By NativeForeigner (Own work) [CC BY-SA 3.0 or GFDL], via Wikimedia Commons

By NativeForeigner (Own work) [CC BY-SA 3.0 or GFDL], via Wikimedia Commons

Jewish groups ask for changes in anti-Semitism definition in the University of California school system.

Several Jewish organizations have petitioned the University of California to update its definition of anti-Semitism, The Jerusalem Post reports.

The organizations, which included the Zionist Organization of America and Jewish fraternity AEPI, reached out to University of California regent Bruce D. Varner to include in the definition “the delegitimization of Israel.” They also offered that, perhaps, the University system should adopt the definition that the State Department uses.

Another possibility is adopting the “three D’s” as presented by Jewish Agency chairman Natan Sharansky: “efforts to demonize, delegitimize and apply double standards to Israel qualified as anti-Semitism.”

Recent events on University of California campuses have led to the discussion. “As you know, campus debate on Israel is increasingly slipping into anti-Semitism,” stated the letter crafted by the coalition of Jewish organizations.

Examples of Discrimination:
  • At the University of California, Berkeley, somebody wrote “Zionists should be sent to the gas chamber” on a bathroom wall.
  • A Jew was not given a job at her university’s student union because of her religion.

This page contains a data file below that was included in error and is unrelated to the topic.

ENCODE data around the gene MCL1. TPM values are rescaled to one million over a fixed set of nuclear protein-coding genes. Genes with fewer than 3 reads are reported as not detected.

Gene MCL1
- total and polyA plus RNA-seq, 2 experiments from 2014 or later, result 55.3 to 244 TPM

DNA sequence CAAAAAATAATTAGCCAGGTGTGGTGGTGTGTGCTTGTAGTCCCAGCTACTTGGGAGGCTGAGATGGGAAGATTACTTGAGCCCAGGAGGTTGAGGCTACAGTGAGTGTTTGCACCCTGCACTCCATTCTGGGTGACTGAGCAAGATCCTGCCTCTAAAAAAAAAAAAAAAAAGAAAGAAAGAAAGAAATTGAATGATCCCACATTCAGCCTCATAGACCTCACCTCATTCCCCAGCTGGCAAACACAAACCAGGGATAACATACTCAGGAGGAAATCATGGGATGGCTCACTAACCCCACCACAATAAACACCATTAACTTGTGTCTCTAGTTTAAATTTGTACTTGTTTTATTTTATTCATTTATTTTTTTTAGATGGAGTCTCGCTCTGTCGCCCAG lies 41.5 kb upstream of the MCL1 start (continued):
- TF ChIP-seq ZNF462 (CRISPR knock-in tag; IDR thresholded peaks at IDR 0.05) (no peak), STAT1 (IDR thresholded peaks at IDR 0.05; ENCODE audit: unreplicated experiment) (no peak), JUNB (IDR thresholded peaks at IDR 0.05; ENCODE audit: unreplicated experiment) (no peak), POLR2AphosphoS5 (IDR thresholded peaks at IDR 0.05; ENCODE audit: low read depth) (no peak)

• Swastikas were painted on a Jewish fraternity house at the University of California, Davis.

Tammi Rossman-Benjamin, speaking on behalf of the AMCHA Initiative, a group that combats anti-semitism and protects Jewish students on America’s college campuses, says that anything that the regents of the ten University of California schools votes on would not become policy, but instead “an expression of their collective will.”

She also said that they in no way want to infringe upon students’ First Amendment rights to free speech, but they definitely want to encourage universities to “identify anti-Semitism and work toward addressing it, as they do all other forms of bigotry such as racism and homophobia.”

The issue is complex, including the definition of what it means to be Jewish and how all of this ties in with the state of Israel. As such, any vote has been pushed back to September as facts are gathered.

Resources

Follow the Conversation on Twitter